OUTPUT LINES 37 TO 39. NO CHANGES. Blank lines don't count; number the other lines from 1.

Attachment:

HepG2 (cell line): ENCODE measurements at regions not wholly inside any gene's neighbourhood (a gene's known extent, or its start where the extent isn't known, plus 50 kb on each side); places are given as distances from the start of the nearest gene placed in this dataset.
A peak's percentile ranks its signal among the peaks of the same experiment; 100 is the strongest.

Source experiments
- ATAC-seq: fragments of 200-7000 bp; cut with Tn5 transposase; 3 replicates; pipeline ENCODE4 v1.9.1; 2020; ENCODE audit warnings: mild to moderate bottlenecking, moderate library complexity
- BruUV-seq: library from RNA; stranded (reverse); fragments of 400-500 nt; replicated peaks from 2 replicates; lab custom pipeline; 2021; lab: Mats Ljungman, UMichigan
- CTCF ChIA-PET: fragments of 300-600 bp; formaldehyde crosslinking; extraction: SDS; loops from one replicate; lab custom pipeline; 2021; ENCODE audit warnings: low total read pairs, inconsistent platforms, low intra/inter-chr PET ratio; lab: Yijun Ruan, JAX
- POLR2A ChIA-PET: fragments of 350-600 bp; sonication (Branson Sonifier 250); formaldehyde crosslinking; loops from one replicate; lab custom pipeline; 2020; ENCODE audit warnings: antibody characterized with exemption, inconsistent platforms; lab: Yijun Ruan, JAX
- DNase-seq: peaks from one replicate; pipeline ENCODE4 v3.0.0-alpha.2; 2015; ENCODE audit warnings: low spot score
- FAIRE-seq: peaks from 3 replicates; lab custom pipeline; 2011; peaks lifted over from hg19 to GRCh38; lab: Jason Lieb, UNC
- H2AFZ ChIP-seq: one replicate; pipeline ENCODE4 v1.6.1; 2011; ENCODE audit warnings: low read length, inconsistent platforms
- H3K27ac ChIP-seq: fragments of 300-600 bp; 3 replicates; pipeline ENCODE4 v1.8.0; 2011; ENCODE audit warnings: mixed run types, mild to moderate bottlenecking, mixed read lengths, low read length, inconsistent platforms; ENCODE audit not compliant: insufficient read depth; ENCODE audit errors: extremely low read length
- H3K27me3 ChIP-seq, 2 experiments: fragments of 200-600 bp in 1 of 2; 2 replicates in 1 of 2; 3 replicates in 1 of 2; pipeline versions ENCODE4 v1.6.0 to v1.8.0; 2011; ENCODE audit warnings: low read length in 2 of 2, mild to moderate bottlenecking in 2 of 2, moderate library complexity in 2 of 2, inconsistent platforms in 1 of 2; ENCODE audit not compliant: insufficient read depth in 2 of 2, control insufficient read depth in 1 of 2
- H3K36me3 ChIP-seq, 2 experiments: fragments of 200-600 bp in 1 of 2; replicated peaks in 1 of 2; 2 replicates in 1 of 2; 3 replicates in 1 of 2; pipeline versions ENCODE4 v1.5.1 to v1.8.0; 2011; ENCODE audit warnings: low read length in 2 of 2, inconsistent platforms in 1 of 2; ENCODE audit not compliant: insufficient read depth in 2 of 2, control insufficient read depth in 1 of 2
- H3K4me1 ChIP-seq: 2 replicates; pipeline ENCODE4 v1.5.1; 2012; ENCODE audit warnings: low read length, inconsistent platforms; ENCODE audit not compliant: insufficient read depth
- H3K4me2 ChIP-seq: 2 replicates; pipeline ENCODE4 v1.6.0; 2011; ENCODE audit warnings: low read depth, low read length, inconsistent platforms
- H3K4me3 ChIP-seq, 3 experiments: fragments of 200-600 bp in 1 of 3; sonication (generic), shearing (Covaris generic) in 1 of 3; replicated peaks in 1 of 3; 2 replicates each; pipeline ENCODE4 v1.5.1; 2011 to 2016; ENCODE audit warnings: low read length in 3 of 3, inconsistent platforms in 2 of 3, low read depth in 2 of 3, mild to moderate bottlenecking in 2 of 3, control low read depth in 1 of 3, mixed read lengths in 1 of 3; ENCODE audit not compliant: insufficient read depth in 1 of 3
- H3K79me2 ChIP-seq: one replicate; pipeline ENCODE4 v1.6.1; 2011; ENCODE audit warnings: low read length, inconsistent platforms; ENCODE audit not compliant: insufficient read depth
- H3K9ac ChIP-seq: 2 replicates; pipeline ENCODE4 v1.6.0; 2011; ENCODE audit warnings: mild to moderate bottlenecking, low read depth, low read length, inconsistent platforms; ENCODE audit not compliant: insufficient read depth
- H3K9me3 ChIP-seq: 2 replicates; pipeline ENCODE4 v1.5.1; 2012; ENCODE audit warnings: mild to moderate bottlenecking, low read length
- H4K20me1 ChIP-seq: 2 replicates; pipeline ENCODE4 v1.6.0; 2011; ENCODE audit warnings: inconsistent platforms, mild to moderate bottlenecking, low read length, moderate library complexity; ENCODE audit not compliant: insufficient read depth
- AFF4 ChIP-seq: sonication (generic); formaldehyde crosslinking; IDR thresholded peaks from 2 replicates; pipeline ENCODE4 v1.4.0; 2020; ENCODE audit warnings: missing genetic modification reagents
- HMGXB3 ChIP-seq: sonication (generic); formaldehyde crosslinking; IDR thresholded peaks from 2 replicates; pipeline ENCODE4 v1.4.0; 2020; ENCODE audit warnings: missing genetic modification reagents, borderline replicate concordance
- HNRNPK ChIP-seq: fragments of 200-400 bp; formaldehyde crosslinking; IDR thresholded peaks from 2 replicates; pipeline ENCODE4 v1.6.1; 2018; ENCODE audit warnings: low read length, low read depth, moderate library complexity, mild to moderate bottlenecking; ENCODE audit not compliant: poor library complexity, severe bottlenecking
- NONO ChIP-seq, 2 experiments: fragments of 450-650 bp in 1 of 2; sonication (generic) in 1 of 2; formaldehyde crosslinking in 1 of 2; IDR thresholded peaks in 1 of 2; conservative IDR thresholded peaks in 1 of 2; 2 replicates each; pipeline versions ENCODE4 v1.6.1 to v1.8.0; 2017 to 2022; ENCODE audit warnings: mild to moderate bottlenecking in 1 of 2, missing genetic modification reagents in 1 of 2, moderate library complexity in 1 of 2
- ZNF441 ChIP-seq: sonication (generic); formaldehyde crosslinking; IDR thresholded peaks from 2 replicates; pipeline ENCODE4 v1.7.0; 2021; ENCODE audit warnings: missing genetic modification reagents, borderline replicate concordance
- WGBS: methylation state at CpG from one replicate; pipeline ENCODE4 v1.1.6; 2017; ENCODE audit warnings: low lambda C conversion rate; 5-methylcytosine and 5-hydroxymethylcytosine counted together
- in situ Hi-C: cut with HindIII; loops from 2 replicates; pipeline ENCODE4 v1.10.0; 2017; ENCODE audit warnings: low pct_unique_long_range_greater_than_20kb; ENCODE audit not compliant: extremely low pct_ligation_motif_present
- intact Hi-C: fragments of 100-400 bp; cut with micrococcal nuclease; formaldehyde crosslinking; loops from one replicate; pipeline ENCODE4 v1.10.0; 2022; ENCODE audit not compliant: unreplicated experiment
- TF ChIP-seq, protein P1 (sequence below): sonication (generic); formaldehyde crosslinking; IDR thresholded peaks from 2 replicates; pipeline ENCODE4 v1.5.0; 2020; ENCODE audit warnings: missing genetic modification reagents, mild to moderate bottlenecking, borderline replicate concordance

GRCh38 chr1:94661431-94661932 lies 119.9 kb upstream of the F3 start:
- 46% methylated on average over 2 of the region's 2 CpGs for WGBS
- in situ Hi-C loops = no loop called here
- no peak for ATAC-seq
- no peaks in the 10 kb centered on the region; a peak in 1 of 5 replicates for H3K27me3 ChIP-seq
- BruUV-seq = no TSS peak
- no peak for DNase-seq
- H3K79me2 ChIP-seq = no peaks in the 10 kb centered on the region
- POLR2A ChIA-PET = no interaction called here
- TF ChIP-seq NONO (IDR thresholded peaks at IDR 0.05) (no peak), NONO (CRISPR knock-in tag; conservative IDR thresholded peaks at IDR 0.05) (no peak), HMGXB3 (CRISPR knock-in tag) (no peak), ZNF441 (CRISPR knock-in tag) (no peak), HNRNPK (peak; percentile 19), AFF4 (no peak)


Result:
- H3K79me2 ChIP-seq = no peaks in the 10 kb centered on the region
- POLR2A ChIA-PET = no interaction called here
- TF ChIP-seq NONO (IDR thresholded peaks at IDR 0.05) (no peak), NONO (CRISPR knock-in tag; conservative IDR thresholded peaks at IDR 0.05) (no peak), HMGXB3 (CRISPR knock-in tag) (no peak), ZNF441 (CRISPR knock-in tag) (no peak), HNRNPK (peak; percentile 19), AFF4 (no peak)